Endometriosis affects 1 in 10 women, though it is often misdiagnosed
This chronic condition is now legally recognised as a disability
Physical health problems can negatively affect mental health. If you are struggling with an endometriosis diagnosis, find a therapist
Endometriosis is a painful, incurable gynaecological condition affecting one in ten women. It is often misdiagnosed in relation to other stomach and bowel conditions, including IBS or problems more commonly related to menstrual issues. Tissue cells grow outside of the womb and uterus, causing pelvic pain, tiredness, pain during sex and irregular bowel movements. Sufferers can also experience cells spreading to other areas in the body including bowels and legs. Endometrial lesions can occur and cause much discomfort across the abdominal area. There is no cure for this painful condition. The most common treatment is usually a laparoscopy, keyhole surgery where a thin tube is inserted in the abdomen and biopsies performed, as well as checking sites for endometrial lesions.
Rarely is this procedure only required once, and as a result scar tissue forms, in turn causing more pain and further surgical procedures. Women living with endometriosis often live with co-existing conditions. These include adenomyosis, fibroids, polycystic ovary syndrome, fibromyalgia, IBS and ovarian cysts.
Endometriosis can seriously disrupt a woman's life in a number of ways including severe pain, fatigue, depression, sexual problems, an inability to conceive (30% of women with the condition are infertile) and difficulty fulfilling work commitments.
How can counselling help individuals with endometriosis?
Counselling enables the exploration the multiple facets related to this condition. There may be a mourning process around loss of fertility and conception, as well as possible miscarriages or earlier terminations that may have occurred prior to the diagnosis. The condition can occur in women of any age from early adolescence, but is most common in their twenties to late thirties. It can first present in initial development stages like menstruation beginning, between childbirths or at a time to when women may be planning or trying to start a family.
The impact on personal relationships is often an added burden for women that presents in the therapeutic space. Fear of abandonment and rejection, frustration and anger, partnerships breaking down through lack of understanding and intimacy. It leaves women in a difficult predicament around maintaining physical and satisfying parts of their relationships. Therapy helps to normalise and let go of the suffering and unburden the load.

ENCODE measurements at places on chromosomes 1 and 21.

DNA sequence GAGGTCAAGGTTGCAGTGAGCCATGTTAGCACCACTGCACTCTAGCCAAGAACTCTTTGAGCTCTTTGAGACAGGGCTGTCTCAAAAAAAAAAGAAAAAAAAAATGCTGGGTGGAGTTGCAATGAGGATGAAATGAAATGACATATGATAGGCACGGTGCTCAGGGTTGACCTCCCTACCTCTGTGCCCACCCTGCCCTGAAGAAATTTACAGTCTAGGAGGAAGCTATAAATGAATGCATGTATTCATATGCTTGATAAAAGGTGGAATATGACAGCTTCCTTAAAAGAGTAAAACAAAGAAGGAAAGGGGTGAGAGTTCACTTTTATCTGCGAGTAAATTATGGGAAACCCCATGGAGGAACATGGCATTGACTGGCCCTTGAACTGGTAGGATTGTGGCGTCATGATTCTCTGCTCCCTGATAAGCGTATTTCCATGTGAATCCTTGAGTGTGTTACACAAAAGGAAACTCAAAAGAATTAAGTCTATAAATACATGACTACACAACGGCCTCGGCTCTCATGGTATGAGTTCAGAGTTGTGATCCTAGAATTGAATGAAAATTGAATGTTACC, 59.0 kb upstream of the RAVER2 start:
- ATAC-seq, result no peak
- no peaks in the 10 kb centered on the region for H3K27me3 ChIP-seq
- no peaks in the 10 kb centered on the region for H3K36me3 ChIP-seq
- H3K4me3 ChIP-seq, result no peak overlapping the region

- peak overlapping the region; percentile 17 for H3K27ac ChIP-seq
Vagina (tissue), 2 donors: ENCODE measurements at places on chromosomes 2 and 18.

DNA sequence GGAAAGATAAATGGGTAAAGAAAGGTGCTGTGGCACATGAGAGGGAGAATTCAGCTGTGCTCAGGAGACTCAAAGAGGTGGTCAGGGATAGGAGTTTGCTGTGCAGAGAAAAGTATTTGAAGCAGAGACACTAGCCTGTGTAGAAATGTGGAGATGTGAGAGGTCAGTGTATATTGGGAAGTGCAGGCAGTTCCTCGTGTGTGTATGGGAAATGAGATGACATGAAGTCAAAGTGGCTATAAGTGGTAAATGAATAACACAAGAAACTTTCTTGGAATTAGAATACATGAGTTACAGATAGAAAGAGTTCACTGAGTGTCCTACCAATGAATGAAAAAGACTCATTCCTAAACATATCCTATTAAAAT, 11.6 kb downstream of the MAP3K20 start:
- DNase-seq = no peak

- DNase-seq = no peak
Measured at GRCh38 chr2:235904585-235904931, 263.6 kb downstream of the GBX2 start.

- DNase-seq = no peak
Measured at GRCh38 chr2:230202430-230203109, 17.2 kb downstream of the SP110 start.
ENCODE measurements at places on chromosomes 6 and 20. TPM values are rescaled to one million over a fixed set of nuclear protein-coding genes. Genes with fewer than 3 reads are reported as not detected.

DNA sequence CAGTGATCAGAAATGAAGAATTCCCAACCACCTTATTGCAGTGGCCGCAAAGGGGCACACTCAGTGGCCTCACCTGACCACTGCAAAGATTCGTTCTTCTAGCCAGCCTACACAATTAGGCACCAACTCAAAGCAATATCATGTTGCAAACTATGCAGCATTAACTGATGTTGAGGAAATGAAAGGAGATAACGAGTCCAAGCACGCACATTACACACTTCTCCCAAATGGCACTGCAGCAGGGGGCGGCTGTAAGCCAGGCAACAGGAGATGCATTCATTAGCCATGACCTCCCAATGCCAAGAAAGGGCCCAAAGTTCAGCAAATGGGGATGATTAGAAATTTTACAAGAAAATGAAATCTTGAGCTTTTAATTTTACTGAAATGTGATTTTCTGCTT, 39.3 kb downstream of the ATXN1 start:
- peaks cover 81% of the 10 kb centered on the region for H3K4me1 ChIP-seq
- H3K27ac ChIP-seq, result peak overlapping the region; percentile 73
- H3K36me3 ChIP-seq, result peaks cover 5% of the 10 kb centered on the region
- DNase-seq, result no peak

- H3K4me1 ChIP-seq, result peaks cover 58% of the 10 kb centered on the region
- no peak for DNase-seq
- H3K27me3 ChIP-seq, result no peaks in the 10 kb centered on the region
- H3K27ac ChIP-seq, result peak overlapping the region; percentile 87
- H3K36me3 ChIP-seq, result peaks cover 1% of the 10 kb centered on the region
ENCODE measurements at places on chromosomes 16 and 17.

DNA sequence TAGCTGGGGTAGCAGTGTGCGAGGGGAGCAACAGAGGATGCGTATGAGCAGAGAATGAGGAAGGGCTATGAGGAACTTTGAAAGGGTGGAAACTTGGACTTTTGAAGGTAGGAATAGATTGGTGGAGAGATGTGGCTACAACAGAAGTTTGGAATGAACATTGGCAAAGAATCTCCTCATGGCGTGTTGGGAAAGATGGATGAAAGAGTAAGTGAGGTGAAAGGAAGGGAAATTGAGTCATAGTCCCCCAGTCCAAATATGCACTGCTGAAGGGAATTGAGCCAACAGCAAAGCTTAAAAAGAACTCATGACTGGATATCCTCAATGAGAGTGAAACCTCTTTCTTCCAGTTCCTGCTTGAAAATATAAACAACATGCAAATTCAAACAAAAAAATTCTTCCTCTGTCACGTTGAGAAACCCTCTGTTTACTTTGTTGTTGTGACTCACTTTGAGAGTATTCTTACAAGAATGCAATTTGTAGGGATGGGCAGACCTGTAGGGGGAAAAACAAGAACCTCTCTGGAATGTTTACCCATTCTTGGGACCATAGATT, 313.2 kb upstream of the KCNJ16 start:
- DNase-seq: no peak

Workplaces are often not suitably aware or understanding of time off for appointments. Clients often speak of feeling punished or subject to sarcasm and offhand comments. It can be very stressful carrying out daily duties, or fearing loss of holiday days if working in a setting that lacks empathy. As an endo-aware counsellor, I can relate to all factors clients may be experiencing in areas of life. Being able to talk freely and openly about the side effects on the body and mind normalises the experience of living with endometriosis.
Public perception of endometriosis
Public awareness of endometriosis isn’t very high in comparison with other common health problems, the condition remains surrounded in myth, lack of information, inadequate support for the sufferer and a health service under strain that makes diagnosis often a lengthy and frustrating process for many women. There is also the question of the time and cost involved in misdiagnosis. The average time for women to get a diagnosis is five to seven years.
There are moves towards better awareness and support, with well known sufferers speaking out about the condition. These include actress/author Padma Lakshmi, Blondie singer Debbie Harry, actress Daisy Ridley and Marilyn Monroe. There are a number of theories that came to light after her death regarding her struggle amid numerous miscarriages she experienced. The writer and creator of the popular TV series Girls Lena Dunham wrote about her decision to have a hysterectomy aged just thirty one after a decade living with the impact of endometriosis.
I have been actively engaged with endometriosis organisations and support groups for a number of years, and a member of a local group. At the beginning of 2015 I took part in The Eve Appeals’ scoping project around the early detection of gynaecological cancers and current gaps in access to information. These groups provide an additional outlet to discuss lived experience, helping clients to know they are not alone. They provide additional support alongside therapeutic sessions, bringing women together who are coping with endometriosis.